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Hi, I am considering buying a second hand 2016 330e. As well as many localised trips I often will drive 150 miles in one trip (private not business), often I would be able to recharge at the other end, but I do also do a 300 mile round trip where I may not be able to recharge during it.
My question is what mpg do you get out of the 340e during such long motorway based trips, 150 mile and / or 300 miles.
Thanks
Dillon
 

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EGolf
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You will get the same mpg as the 320i so around 33mpg on a long run. The battery is only small and will either enhance the performance up to 330 standards of offer around 20mile of pure electric when charged. I nearly bought one this year but seeing as it would be mainly used for short local runs i deemed a BEV more useful as less to go wrong with it in the long run.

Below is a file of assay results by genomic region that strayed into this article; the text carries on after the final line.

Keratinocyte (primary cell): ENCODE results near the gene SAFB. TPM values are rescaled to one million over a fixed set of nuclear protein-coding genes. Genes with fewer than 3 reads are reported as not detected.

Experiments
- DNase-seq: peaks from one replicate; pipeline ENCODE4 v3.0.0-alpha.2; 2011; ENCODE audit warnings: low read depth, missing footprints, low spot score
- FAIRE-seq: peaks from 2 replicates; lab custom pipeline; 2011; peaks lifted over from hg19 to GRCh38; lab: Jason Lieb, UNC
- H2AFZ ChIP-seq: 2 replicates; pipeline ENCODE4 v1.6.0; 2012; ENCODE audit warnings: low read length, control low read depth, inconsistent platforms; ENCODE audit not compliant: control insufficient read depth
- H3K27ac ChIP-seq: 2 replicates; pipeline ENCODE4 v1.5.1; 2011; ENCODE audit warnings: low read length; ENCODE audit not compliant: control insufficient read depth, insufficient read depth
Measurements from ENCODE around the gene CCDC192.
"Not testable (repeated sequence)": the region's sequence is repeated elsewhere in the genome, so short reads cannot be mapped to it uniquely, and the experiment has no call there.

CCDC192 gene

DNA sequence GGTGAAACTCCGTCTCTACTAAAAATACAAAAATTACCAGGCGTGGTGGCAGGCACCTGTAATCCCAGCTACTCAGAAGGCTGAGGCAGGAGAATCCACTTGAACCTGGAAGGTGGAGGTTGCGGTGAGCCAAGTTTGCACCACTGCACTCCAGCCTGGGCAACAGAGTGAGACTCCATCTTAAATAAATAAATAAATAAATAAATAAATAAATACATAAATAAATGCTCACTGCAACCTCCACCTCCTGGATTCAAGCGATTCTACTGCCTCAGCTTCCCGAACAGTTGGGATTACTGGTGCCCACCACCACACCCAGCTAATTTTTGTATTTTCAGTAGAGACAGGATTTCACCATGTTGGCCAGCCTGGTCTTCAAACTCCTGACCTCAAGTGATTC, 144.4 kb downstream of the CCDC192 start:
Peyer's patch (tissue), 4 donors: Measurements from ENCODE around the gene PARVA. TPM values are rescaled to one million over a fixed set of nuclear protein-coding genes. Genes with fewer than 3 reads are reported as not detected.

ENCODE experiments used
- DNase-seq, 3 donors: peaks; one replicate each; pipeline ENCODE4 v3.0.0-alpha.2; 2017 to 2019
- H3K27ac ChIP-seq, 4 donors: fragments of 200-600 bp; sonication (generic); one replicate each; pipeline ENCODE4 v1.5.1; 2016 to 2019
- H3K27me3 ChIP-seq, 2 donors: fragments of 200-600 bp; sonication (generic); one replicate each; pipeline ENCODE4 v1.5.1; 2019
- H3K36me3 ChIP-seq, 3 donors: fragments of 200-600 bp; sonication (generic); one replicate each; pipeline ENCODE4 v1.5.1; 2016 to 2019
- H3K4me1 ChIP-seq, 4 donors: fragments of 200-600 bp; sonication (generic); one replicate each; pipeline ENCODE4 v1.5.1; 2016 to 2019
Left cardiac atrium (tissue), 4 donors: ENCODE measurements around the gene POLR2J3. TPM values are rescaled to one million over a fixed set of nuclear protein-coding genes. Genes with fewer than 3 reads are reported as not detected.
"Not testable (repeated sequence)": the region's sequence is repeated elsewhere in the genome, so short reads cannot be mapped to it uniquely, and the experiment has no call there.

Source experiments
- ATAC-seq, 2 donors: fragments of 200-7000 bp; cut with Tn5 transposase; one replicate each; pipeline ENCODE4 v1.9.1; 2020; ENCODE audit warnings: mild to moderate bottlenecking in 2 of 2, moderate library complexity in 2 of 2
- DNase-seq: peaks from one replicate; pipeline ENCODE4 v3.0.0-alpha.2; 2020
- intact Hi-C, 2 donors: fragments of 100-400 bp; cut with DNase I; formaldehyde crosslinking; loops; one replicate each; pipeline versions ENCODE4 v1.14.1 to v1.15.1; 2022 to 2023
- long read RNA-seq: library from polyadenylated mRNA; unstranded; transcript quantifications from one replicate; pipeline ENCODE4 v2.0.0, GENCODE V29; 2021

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2021 BMW 530e
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I'd dispute that. I have a 530e (so same/similar power train in a heavier car) and when I do 200+ mile runs, I get a tad under 50mpg. I guess that comes from 20 'free' miles from the battery, plus regen giving you a few more, too. I don't brake often on motorways, but I guess I lift off often enough that it manages to get something more back.
 

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VW Passat GTE
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I guess that comes from 20 'free' miles from the battery, plus regen giving you a few more, too.
(Based on my VW experience), it depends a lot on the journey as well. You don't just have 20 free miles, you have battery power to use when the engine is inefficient (start/stop, traffic, etc.), and the ability to switch off the engine under very light load (which my car frequently does on the nice parts of the motorways). A PHEV isn't just x miles EV, followed by x miles in a heavy ICE car, it's also using the motor to assist the engine.